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Inspiring Students Inside and Outside the Lab
Justen Whittall ’96 is an expert on West Coast plants, particularly the ones that are hardest to find. The SCU biology assistant professor, a native of the South Bay, studies the federally endangered Metcalf Jewelflower and California’s Torrey pines, among the rarest pines in the world.
But it’s interacting with students rather than plants that Whittall finds most gratifying as a professor. He enjoys sharing his love of wild places and his understanding of the complex science underlying ecosystems.
“I see students’ eyes just light up when—instead of doing the cookbook labs taught in high school or at other institutions—at Santa Clara they get to take that information directly into a personal experience,” Whittall says. “This is real science being done by Santa Clara undergraduates.”
Whittal also conducts research in Alaska. Last summer, he traveled north to collect mustard plants to better understand the genetic adaptability of arctic species—a key piece in the jigsaw puzzle of knowledge needed to grasp global climate change. Next summer, he’ll return with several undergraduates to collect more specimens to bring back to the lab.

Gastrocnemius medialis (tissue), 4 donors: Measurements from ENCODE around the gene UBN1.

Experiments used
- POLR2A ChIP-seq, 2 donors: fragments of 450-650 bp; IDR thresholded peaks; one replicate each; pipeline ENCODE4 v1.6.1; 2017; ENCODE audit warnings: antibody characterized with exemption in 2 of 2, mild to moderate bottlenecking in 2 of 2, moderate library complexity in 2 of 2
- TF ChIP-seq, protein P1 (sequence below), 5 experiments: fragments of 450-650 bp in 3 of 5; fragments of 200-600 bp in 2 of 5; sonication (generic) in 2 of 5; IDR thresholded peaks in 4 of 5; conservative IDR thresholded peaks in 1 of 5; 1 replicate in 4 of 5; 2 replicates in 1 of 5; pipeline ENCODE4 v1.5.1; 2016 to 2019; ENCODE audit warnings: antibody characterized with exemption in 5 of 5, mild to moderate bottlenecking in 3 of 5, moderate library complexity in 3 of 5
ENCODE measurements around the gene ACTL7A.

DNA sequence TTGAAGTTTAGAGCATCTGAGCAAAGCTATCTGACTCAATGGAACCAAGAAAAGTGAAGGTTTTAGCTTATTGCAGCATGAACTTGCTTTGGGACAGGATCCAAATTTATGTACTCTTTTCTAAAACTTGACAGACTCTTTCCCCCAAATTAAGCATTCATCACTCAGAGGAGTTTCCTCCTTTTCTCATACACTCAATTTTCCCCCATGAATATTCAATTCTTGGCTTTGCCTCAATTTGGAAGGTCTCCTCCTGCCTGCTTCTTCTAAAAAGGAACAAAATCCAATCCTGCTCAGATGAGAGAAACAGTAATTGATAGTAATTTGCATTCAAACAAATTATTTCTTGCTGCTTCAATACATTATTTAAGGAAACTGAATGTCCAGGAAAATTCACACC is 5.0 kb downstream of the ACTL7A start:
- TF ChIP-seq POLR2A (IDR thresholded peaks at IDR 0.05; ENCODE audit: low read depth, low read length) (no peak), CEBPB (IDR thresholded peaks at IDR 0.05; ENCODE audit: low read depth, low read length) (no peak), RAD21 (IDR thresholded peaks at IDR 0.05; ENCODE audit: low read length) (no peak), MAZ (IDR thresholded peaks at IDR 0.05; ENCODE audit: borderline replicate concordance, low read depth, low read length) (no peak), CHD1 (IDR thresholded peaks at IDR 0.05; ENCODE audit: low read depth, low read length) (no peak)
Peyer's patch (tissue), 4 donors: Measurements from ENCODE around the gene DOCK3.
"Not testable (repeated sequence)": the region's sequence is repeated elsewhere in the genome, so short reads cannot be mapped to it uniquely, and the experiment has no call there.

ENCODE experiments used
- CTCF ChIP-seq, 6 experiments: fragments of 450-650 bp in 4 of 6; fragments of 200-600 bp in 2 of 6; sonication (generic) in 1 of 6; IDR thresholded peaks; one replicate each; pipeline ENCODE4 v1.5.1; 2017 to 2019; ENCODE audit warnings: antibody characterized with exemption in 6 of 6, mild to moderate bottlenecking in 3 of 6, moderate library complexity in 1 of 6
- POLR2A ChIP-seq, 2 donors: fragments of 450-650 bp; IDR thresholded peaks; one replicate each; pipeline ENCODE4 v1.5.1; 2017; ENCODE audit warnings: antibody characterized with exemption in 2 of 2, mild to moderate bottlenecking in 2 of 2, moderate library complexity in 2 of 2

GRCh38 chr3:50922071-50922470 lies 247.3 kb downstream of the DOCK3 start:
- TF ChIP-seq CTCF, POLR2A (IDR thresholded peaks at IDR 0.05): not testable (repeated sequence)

By putting together a genetic map of a species, Whittall can track how a plant has evolved over time. Students help in his rooftop greenhouse, making hybridizations; in the lab, isolating gene sequences; and out in the field, collecting specimens.
This kind of hands-on experience is prized by students. “This has definitely been the best school that I could have chosen,” says Jason Buenrostro ’09, an engineering and biology double major who works in Whittall’s lab on Torrey pine genome sequencing. He’s found outstanding research opportunities in both biology and engineering, and a real enthusiasm for interdisciplinary work, at Santa Clara.
It was a similar kind of fieldwork at SCU that set Whittall on his path. “As an undergraduate, I took a course in field botany and discovered I could take what I was learning in the classroom and lab and put it to use in the field,” he says. “From that moment, I was hooked.”